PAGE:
PULLMAN – Steele Venters “knew it was going in.”
The star Eastern Washington guard stationed himself in the corner. Teammate Angelo Allegri drove toward the baseline, drawing the attention of Washington State defenders, and dished a pinpoint pass to Venters.
“It was a perfect rhythm shot,” Venters said. “I was pretty much wide open.”
Venters buried the clutch 3-pointer with 16 seconds remaining, putting his team ahead by three points in a wild postseason game that included plenty of momentum shifts.
“He’s earned the right to take those shots,” EWU coach David Riley said. “He was the recipient of a great pass. Nerves of steel.”
The Cougars couldn’t respond on the other end. Forward Andrej Jakimovski’s 3 missed the mark and EWU closed out an 81-74 victory in a thrilling first-round NIT game Tuesday night at Beasley Coliseum.
“That was a really intense postseason game,” said WSU Kyle Smith, whose team ended its season at 17-17. “Hats off to Eastern. They played really well and Venters made all the plays late.”
After Jakimovski’s missed 3, the Eagles secured the rebound and WSU was forced to foul, sending Venters to the line for a one-and-one. He missed the first free throw, but hustled for the offensive rebound, then drew a foul and sealed the game from the line.
Venters, the Big Sky Conference MVP, knocked down floaters, midrange jumpers and four 3s, finishing with 27 points on 50% from the field to lead an Eagles offense that shot 48.3% from the floor and handed WSU’s defense one of its worst games of the year. EWU’s point total was the third-highest scoring output the Cougars have surrendered all season.
Allegri and guard Tyreese Davis had 12 points apiece for EWU, which rallied midway through the second half, coming back from a 9-point deficit to avenge an 82-56 loss to WSU on Nov. 21 in Spokane.
“At the end of the day, it’s whatever team wants it more,” Cougars forward DJ Rodman said. “We wanted it, but they wanted it more.”
The teams traded runs throughout the second half. The seesaw game featured 23 lead changes.
Rodman paced WSU with a career-high 23 points, shooting 5 of 14 from the field but 10 of 11 from the foul line. He added eight rebounds, three assists and two steals. Guards TJ Bamba and Jabe Mullins had 15 points apiece, and Jakimovski chipped in 11. Bamba and Jakimovski combined to shoot just 9 of 31 from the floor.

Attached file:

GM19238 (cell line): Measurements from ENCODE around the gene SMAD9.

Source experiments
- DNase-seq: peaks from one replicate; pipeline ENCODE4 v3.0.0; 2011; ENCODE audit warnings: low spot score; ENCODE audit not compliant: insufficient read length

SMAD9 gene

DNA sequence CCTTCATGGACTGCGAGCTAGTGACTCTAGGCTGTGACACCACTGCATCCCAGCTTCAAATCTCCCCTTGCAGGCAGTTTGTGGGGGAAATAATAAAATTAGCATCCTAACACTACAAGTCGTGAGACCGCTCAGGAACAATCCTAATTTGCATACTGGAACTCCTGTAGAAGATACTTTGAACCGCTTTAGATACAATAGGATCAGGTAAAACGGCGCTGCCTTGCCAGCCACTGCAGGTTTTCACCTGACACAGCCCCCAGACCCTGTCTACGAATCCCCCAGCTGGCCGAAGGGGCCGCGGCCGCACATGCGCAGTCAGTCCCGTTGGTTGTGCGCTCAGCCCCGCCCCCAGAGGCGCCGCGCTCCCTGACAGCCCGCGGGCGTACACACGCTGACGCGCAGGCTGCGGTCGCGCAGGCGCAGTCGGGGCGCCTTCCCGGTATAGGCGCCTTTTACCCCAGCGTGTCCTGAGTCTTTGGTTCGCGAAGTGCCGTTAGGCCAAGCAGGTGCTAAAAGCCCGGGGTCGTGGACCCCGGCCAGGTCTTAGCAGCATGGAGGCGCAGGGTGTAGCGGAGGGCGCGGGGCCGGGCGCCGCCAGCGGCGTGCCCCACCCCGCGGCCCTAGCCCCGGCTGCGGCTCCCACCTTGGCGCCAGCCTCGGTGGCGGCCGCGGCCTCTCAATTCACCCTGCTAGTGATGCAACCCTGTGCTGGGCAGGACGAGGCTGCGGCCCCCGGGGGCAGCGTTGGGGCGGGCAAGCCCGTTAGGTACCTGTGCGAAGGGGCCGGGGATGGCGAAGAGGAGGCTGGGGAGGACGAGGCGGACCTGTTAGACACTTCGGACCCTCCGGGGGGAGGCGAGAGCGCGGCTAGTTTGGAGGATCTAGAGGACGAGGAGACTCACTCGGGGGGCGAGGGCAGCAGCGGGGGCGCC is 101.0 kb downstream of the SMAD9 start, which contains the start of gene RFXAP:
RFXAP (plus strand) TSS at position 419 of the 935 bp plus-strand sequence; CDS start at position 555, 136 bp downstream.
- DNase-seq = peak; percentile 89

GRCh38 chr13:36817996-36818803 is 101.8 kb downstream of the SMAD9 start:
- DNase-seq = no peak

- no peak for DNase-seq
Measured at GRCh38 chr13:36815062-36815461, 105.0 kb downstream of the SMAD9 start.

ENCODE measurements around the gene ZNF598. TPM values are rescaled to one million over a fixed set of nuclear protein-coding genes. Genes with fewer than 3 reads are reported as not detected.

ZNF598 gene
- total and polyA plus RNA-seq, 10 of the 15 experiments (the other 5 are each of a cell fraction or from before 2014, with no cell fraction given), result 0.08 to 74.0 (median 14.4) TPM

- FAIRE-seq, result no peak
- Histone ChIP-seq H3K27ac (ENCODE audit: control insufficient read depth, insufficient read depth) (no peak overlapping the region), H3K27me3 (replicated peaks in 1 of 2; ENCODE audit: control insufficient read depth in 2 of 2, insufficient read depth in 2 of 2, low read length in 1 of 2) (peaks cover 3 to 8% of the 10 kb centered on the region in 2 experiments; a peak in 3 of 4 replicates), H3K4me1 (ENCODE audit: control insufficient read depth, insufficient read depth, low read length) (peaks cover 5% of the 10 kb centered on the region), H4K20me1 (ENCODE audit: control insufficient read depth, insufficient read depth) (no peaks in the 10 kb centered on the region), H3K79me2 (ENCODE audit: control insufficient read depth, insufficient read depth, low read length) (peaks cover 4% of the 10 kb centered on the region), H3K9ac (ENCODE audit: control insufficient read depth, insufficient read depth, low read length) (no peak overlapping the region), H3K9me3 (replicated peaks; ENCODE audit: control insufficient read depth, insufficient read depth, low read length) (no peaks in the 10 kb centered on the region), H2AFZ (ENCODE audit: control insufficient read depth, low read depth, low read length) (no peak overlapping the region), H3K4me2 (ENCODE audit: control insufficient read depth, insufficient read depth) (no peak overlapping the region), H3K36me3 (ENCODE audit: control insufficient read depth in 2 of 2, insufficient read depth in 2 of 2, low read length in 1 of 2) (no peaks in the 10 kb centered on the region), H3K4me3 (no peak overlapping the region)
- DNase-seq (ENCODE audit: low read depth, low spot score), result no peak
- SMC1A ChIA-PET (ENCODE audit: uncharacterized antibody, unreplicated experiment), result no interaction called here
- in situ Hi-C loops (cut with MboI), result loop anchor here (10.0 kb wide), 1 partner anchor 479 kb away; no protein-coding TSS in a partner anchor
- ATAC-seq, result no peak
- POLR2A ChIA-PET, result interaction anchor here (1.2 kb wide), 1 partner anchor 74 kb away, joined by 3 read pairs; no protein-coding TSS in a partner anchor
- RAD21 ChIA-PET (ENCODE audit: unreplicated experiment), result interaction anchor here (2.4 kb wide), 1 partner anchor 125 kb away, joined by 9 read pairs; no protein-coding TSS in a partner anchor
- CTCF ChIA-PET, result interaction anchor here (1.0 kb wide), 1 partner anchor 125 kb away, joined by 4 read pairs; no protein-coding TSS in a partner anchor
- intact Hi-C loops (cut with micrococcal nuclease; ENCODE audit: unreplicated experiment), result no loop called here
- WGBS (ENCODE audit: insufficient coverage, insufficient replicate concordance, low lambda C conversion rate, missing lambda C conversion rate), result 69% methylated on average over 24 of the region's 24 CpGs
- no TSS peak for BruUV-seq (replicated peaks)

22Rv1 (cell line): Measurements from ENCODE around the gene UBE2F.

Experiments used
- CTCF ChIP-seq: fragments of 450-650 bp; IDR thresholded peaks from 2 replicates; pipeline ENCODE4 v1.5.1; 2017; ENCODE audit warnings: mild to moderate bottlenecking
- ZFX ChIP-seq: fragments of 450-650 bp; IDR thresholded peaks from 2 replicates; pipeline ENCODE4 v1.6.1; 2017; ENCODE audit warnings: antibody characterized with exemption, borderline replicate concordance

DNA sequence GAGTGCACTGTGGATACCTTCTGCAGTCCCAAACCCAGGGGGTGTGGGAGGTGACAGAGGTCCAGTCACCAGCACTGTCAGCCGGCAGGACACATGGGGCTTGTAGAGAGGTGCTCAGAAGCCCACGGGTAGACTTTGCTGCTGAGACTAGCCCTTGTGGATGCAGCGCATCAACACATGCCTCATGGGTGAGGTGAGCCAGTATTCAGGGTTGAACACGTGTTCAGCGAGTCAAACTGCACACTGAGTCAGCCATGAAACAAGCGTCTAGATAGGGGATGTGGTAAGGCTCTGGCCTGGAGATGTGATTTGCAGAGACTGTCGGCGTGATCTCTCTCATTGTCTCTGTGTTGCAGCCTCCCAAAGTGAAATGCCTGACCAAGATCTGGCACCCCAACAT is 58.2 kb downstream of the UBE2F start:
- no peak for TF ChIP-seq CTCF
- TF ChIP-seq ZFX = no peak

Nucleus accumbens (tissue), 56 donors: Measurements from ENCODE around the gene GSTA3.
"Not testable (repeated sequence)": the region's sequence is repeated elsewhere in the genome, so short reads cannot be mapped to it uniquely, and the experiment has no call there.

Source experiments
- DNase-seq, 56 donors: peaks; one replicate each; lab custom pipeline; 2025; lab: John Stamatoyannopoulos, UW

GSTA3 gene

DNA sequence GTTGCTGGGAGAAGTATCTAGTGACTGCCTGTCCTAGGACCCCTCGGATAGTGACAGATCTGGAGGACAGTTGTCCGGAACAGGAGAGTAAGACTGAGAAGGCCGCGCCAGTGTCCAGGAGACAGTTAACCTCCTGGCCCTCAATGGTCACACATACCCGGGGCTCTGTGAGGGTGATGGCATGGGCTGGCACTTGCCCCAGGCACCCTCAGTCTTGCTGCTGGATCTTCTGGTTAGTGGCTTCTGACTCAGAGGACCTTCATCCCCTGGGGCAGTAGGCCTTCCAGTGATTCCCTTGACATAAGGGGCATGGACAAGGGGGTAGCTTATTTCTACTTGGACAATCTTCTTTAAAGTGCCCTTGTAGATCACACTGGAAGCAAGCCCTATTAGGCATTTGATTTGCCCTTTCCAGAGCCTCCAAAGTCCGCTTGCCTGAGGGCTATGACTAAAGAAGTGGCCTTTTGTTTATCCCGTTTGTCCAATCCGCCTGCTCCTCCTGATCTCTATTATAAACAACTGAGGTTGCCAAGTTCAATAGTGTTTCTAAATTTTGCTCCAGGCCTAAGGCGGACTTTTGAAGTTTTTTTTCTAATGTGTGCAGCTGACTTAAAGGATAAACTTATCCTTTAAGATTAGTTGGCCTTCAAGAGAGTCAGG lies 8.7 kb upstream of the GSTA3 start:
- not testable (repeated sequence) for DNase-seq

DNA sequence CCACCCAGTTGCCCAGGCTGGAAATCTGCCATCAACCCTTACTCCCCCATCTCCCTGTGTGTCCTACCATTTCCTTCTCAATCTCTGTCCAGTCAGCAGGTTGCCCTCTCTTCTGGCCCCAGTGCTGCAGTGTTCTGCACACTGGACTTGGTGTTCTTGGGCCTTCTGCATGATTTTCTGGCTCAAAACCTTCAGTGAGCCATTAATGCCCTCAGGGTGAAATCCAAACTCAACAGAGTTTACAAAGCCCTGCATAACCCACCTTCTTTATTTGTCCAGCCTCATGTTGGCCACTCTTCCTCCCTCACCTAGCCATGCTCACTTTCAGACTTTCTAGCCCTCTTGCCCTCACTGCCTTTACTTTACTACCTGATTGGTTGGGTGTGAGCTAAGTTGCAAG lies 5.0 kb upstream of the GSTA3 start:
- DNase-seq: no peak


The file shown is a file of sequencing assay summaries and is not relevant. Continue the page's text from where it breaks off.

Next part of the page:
WSU played without star big man Mouhamed Gueye. The All-Pac-12 first-teamer was sidelined with a hamstring injury. Gueye, who played through the injury last week during the Pac-12 tournament, was ruled out earlier Tuesday.
“The doctor said, ‘Let’s play it safe here,’ ” Smith said. “His health is our first concern. It would’ve been nice to get it done without him. I’m proud of our guys for playing that way. Obviously, he’s a pretty important piece, a focal point on both sides of the ball.”
The Cougs’ offense moves through Gueye. With the 6-11 sophomore missing his first game of the season, WSU struggled on the boards – EWU outrebounded the Cougs 39-29 – and leaned heavily on the 3-ball.
The Cougs shot 40% from the field and 14 of 30 from 3-point range – they went 9 of 15 from deep in the second half, hitting 7 of their first 9 triple tries in the period.
“They’re one of the better shooting teams in the country,” Riley said. “We just had to stick with our game plan, make a few adjustments. We found a way to get stops down the stretch.
“Offensively, we got the ball zipping around a little bit more. Defensively, we started playing together. We weren’t perfect, but the guys had each other’s backs.”
The Cougs were held to four points over the final 3:20.
WSU caught fire from beyond the arc to climb out of a 9-point halftime hole. The Cougs piled up 3s while EWU struggled to find consistency on offense. WSU went up by nine points midway through the half, hitting four triples on as many possessions during a 17-2 run that spanned four minutes.
“It’s a bummer, getting up nine, that we couldn’t get that thing to the finish line,” Smith said. “In the locker room, I was a little animated, a little upset (that) we gave that game away a little bit.”
The Cougs cooled off and EWU responded with a 12-2 run over 3 minutes, setting up the dramatic finish.
“We had to keep our heads right, stay mentally tough,” Venters said. “We knew we were going to make a run.”
The teams were locked in a one-possession game for the first 14 minutes of a fast-paced matchup featuring efficient scoring on both ends and 13 first-half lead changes.
EWU shot over 70% for most of the half and controlled the glass, exploiting WSU’s shorthanded frontcourt. But the Eagles committed nine turnovers and the Cougs’ shooters, led by Rodman, kept responding to keep it tight.
EWU created some separation late in the half on a 10-0 run, sparked by Venters’ 4-point play with 6 minutes left. WSU went cold down the stretch, missing its last eight field-goal attempts over the final 4:45 of the half, and the Eagles took a 43-34 lead into halftime.
The Eagles, who won the Big Sky regular-season title but bowed out of the conference tourney in the quarterfinals, advance to meet the winner of top-seeded Oklahoma State and Youngstown State.
“It’s great to be back on the winning side of things,” Riley said. “This is one of the best teams I’ve ever been a part of. For us to get a chance to keep going and extend this special season is great. We know what this team’s made of. We’re ready to make a run.”